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Ooooooh, yes

It must be terribly stressful for a writer to be put in the position of having to write when he doesn’t feel like it. (Could I be wrong? Do most writers actually thrive on that kind of stress?)

Most? Actually, any, I dunno. But if I’ve not got a deadline then I find out that procrastination is something – possibly the only thing – that I’m really very, very, good at.

Worry about editors impatiently awaiting a promised manuscript never enters the picture. I don’t make promises, so I don’t have deadlines. As a result, writer’s block and I are strangers to each other.

Don’t think it’s writers’ block that I have. Laziness maybe? Or even short termism possibly. That grand book project might well – well, no probably won’t but you grasp the point – make my name but that 500 words might pay $50 next week. One is an incentive I react to, the other isn’t. I fail, perhaps, the marshmallow test.

17 thoughts on “Ooooooh, yes”

  1. Some writers have the opposite problem. The collected works of Victor Hugo take up yards of shelf space.
    I told my kids that if they got stuck in the Bac Philo exam to make up a quote and attribute it to him. No one could possibly be bothered to check.

    Q. Who is the greatest French poet?
    A. Victor Hugo. Alas! (attributed to Andre Gide)

  2. The usual advice is to break a big task into smaller ones. Writing a book is an impossible task; but writing a chapter, or at least an outline, is attainable.

    The hard part then is knowing when to stop gilding the lily and just hand it over, warts and all, to an editor.

  3. It must be terribly stressful for a writer to be put in the position of having to write when he doesn’t feel like it.

    It must be terribly stressful for a welder to be put in the position of having to weld when he doesn’t feel like it.

  4. Victor Hugo. Alas! (attributed to André Gide)

    Yes but Gide was a near contemporary give or take a half centurey – had he been born later or Hugo earlier he would have seen the wheel of literary fashion turn and his outlook would perhaps have been broader.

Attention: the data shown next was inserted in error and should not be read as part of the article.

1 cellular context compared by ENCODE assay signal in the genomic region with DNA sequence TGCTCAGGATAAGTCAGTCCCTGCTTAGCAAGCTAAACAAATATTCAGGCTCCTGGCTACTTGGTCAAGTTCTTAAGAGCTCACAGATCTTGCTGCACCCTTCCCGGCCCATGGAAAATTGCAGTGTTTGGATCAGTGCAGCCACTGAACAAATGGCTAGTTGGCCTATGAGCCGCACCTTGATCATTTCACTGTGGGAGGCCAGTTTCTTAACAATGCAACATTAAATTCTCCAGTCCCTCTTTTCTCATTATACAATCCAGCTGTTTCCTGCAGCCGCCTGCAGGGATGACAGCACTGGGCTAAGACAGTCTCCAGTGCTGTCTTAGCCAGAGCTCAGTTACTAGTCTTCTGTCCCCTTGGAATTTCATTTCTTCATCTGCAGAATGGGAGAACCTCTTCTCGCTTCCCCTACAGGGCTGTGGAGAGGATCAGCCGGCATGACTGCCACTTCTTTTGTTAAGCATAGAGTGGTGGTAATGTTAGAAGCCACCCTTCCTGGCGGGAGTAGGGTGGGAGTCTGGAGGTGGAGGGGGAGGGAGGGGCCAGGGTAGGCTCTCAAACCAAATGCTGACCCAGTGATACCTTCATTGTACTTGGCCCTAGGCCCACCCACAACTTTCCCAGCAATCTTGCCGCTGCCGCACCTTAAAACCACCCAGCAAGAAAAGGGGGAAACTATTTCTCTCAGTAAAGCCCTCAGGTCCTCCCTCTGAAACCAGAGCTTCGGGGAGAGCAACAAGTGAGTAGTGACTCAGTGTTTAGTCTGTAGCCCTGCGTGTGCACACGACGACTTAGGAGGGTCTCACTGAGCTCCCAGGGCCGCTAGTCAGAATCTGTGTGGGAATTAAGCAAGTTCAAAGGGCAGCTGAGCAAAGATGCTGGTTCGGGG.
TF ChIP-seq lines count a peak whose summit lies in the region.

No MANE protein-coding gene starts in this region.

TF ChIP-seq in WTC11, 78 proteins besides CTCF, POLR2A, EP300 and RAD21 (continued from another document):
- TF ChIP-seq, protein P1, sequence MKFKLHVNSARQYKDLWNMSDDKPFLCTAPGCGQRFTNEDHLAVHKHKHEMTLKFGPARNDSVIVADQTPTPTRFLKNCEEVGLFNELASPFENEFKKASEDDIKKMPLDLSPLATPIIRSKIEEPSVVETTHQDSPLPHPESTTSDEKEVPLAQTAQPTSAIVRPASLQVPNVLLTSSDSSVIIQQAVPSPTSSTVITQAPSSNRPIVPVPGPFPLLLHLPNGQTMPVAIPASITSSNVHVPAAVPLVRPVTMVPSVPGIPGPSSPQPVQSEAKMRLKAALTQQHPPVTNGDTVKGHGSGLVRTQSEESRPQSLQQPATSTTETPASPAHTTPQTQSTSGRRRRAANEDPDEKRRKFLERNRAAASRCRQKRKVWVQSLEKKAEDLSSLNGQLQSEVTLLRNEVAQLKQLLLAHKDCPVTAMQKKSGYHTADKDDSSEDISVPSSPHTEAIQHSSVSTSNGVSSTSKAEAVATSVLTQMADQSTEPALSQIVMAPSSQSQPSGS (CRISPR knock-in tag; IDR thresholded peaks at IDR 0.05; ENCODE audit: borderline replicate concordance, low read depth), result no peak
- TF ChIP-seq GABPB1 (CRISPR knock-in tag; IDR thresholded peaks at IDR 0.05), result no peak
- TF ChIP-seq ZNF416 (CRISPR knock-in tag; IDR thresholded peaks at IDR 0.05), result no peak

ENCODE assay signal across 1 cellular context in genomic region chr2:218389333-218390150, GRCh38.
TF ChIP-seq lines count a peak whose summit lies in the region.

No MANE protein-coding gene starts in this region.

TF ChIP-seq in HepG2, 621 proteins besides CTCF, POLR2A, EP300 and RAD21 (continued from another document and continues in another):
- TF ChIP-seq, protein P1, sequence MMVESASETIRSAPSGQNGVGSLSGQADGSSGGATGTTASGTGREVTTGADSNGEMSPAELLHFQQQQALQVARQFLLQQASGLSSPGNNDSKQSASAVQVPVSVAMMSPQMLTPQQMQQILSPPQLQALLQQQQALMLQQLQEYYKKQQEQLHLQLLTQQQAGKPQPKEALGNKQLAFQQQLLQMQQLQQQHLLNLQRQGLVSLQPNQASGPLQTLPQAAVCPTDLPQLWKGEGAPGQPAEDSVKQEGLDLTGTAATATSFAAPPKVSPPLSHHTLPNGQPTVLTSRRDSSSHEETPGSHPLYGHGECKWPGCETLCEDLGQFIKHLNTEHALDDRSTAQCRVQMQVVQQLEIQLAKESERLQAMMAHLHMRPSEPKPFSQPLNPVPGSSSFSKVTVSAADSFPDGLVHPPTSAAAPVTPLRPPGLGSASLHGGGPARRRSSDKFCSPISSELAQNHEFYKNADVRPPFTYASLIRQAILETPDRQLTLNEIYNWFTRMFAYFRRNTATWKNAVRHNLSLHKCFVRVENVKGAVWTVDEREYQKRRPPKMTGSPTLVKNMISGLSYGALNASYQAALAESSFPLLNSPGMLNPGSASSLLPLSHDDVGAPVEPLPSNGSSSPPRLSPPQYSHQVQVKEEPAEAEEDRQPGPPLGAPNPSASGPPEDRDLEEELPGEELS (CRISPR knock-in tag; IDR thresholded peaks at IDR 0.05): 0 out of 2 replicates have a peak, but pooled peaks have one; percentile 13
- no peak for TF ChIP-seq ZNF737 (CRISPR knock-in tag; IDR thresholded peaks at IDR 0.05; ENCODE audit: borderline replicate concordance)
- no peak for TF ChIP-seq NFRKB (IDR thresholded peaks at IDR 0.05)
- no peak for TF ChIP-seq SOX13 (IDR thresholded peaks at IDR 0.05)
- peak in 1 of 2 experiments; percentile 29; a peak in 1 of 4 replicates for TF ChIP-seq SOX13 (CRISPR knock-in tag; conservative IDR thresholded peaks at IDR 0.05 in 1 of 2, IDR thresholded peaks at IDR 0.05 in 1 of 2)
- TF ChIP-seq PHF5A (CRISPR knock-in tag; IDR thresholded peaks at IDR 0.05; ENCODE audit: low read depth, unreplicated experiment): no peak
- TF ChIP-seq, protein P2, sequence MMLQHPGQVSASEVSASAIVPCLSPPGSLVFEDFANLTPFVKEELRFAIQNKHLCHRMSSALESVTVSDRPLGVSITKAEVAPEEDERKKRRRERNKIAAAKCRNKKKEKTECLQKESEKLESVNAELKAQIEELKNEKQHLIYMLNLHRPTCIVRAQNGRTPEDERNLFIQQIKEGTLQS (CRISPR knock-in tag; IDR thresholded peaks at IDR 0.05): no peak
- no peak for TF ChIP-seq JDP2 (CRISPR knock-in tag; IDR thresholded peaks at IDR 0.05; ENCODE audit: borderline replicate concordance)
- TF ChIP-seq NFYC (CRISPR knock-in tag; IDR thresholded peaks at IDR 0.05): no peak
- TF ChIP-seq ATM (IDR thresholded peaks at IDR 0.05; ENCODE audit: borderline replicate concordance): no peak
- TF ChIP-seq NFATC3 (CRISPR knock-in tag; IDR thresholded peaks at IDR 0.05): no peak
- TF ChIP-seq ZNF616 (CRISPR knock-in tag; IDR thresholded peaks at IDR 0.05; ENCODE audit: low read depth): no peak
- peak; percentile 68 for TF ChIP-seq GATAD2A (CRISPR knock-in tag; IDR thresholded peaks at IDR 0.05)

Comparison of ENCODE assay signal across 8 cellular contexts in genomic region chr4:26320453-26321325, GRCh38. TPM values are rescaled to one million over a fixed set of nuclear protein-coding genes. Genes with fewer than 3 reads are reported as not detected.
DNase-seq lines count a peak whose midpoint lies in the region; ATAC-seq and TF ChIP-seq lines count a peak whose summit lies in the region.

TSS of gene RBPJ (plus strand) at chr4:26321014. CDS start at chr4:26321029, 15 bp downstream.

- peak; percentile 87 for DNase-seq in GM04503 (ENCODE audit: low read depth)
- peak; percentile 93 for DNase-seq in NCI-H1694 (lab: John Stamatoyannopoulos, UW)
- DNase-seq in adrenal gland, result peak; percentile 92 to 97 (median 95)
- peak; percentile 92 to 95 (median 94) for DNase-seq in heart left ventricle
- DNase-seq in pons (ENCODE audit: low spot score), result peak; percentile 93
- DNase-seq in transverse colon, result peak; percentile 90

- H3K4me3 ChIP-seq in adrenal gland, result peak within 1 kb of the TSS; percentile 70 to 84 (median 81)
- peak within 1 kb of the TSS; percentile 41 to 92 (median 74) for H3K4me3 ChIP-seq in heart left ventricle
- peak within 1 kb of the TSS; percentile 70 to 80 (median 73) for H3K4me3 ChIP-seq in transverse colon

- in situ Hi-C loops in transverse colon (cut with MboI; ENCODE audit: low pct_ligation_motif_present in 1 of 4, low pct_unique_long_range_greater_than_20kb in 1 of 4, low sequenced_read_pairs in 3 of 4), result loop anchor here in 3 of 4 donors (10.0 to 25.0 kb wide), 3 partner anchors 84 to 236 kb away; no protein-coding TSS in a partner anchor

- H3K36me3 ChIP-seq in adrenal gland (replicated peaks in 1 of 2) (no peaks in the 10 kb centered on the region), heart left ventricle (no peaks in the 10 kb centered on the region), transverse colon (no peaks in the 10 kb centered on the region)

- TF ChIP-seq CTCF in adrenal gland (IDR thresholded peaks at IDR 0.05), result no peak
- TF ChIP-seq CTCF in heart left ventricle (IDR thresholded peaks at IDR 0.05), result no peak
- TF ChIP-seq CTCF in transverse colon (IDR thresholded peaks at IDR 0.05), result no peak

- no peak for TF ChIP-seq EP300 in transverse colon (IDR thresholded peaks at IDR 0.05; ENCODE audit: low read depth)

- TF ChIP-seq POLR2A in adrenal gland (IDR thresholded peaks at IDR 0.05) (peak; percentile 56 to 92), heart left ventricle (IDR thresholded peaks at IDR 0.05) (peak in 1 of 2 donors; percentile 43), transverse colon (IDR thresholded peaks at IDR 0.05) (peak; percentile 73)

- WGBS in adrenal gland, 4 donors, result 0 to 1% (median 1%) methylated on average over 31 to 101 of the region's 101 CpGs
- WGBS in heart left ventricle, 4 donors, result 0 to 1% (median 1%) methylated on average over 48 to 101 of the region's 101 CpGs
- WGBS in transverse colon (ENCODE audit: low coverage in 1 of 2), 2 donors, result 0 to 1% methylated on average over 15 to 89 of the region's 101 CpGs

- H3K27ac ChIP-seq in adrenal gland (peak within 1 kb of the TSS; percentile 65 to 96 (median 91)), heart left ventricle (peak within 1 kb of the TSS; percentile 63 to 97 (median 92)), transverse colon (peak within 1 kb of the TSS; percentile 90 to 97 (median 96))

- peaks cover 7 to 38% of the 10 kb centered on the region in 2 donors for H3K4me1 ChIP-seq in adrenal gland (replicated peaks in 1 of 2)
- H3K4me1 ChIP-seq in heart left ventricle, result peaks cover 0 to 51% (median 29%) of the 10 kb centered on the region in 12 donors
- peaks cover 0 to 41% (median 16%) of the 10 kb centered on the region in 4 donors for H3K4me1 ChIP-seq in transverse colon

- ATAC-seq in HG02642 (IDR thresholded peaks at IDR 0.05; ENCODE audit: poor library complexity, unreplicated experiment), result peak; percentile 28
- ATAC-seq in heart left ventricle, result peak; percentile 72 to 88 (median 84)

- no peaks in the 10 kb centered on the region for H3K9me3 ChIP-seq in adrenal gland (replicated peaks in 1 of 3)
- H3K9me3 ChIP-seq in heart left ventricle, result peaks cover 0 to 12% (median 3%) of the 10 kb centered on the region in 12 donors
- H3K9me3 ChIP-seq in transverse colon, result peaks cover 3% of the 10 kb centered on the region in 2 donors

5. @TMB
    Yes, I’m a Mallarmé fan myself. Entire oeuvre would fit in a fortune cookie.
    Rimbaud, at a push, though I think he found his metier as a colonial bureaucrat.

  6. The only real common denominator I’ve found in professional writers ( at least the ones I’m interested in and who put out memoirs/editorial blurbs in anthologies/omnibusses/had their corrspondence published, etc..) over the past century is their unending capacity to procrastinate given half the chance.

    Which may well be one of the distinguishing features between a professional and an amateur writer: The ability to Resist, and haul your ass to the typewriter to treat your work like work, like any bog joe out there.

    Disclosure: I’m, at best, in the amateur camp here.

  7. I had four weeks to submit a report by midnight last night. I finally wrote it at 4pm. 🙂

    But this was mainly other things getting in the way of my life the last few weeks. Otherwise I try and get things done with time in hand. I submitted my tax return in September, though one year I had to take a taxi to hand it in by hand at the local tax office at 4pm on 31st January! That was pure procrastination.

  8. I recognise the trade off between long term and short-term incentives. Sadly as you get older there is less long-term to incentivise one. Thus the book may never be written.

  9. Has Tim trained himself to prefer knocking out 500 words for the reward within a week, instead of 80/100,000 over 12/18 months?

  10. With writing, it’s a bit of an aw-diddums thing isn’t it? If you’re having trouble writing it there’s an inexhaustible supply of people who can.

  11. Southerner: I’m like that with coding. Programs are a by-product of my metabolic processes, couldn’t stop it any more than I could stop emitting carbon dioxide.

  12. I’ve often thought I should take up writing as a career. I’ve got the procrastination and displacement activity part nailed.

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